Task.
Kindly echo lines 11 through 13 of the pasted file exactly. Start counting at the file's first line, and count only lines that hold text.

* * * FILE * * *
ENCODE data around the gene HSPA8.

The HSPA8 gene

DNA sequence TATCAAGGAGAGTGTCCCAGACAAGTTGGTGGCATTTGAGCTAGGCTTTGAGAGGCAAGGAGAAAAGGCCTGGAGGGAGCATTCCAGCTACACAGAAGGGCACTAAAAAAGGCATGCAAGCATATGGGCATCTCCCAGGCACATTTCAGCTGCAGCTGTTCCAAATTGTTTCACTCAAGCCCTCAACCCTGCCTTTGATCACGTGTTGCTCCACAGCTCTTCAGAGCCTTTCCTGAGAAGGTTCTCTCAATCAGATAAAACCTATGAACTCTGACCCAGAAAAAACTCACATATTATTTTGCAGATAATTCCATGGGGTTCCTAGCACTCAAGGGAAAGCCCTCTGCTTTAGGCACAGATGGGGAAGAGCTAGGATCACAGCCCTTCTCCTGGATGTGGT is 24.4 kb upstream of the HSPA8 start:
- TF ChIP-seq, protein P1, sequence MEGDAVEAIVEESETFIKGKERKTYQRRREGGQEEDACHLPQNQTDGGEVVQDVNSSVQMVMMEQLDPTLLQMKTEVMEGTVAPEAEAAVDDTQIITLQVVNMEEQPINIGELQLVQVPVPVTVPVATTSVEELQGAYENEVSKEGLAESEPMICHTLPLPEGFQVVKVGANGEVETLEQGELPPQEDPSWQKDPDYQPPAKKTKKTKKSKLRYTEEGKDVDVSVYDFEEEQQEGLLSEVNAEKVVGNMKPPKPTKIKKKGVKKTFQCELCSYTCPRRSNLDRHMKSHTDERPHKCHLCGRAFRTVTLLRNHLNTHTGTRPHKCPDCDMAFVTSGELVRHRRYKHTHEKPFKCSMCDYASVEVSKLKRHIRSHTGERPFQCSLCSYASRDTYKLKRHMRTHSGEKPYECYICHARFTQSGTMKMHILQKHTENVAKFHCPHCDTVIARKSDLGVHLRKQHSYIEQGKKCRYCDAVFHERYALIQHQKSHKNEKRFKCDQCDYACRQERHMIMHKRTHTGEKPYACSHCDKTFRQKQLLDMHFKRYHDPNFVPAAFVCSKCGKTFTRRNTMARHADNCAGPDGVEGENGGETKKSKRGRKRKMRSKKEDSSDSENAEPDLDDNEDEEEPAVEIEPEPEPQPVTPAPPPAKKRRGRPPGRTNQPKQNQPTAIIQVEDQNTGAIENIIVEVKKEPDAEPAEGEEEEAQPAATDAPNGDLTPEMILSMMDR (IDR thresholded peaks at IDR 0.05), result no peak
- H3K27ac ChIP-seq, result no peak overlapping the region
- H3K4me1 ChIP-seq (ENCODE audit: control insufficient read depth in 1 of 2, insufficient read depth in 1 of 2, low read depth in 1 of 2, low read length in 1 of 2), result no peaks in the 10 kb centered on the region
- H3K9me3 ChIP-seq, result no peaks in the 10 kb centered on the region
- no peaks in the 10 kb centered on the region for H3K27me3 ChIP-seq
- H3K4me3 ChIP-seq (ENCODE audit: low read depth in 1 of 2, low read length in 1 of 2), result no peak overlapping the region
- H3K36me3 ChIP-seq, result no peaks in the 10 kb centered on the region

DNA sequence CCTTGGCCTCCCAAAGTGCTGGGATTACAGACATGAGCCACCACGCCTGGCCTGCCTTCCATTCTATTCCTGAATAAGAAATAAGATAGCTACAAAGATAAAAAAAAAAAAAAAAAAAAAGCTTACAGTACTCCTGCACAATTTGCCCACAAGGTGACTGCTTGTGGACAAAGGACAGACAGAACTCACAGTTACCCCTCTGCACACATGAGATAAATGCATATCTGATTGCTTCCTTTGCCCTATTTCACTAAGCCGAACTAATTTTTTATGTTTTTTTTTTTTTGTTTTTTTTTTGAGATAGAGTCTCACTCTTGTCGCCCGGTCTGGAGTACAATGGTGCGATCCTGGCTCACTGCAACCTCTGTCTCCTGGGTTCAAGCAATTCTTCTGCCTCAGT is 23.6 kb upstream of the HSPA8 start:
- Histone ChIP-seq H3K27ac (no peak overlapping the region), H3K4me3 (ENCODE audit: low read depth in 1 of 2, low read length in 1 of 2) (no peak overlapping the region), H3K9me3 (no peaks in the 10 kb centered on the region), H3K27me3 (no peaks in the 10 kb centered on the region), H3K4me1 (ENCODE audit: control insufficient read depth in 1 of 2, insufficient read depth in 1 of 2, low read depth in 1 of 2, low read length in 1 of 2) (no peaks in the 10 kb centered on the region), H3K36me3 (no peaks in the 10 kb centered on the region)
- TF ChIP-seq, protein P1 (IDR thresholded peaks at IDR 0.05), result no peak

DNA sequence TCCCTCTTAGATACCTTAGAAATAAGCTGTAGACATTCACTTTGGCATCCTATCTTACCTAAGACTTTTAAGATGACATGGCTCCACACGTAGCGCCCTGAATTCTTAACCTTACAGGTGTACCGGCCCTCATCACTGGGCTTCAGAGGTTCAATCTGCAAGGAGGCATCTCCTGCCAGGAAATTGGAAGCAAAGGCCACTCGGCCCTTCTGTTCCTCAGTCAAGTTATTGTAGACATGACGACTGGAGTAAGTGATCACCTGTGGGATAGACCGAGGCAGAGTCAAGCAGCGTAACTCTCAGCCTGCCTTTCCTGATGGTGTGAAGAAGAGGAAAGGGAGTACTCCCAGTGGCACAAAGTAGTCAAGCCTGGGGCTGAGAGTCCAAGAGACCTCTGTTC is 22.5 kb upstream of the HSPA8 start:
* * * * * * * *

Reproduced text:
DNA sequence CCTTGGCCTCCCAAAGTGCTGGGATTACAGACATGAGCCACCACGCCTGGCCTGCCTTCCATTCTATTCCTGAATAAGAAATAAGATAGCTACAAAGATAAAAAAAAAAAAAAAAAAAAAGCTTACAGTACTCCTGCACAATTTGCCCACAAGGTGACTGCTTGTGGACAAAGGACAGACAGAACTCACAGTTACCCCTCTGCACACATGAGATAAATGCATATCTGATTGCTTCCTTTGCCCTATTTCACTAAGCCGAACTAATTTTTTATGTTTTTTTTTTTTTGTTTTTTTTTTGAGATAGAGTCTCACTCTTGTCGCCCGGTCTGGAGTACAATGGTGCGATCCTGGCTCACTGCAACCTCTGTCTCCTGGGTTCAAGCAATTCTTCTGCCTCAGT is 23.6 kb upstream of the HSPA8 start:
- Histone ChIP-seq H3K27ac (no peak overlapping the region), H3K4me3 (ENCODE audit: low read depth in 1 of 2, low read length in 1 of 2) (no peak overlapping the region), H3K9me3 (no peaks in the 10 kb centered on the region), H3K27me3 (no peaks in the 10 kb centered on the region), H3K4me1 (ENCODE audit: control insufficient read depth in 1 of 2, insufficient read depth in 1 of 2, low read depth in 1 of 2, low read length in 1 of 2) (no peaks in the 10 kb centered on the region), H3K36me3 (no peaks in the 10 kb centered on the region)
- TF ChIP-seq, protein P1 (IDR thresholded peaks at IDR 0.05), result no peak